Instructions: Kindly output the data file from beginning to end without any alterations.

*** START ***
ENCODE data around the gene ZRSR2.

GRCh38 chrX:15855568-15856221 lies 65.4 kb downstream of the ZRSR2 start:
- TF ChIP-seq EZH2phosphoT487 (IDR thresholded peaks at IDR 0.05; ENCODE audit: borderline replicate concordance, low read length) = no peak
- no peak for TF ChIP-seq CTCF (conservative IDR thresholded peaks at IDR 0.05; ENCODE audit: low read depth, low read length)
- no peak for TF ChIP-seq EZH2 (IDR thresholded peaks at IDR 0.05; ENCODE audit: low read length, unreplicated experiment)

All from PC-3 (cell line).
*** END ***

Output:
ENCODE data around the gene ZRSR2.

GRCh38 chrX:15855568-15856221 lies 65.4 kb downstream of the ZRSR2 start:
- TF ChIP-seq EZH2phosphoT487 (IDR thresholded peaks at IDR 0.05; ENCODE audit: borderline replicate concordance, low read length) = no peak
- no peak for TF ChIP-seq CTCF (conservative IDR thresholded peaks at IDR 0.05; ENCODE audit: low read depth, low read length)
- no peak for TF ChIP-seq EZH2 (IDR thresholded peaks at IDR 0.05; ENCODE audit: low read length, unreplicated experiment)

All from PC-3 (cell line).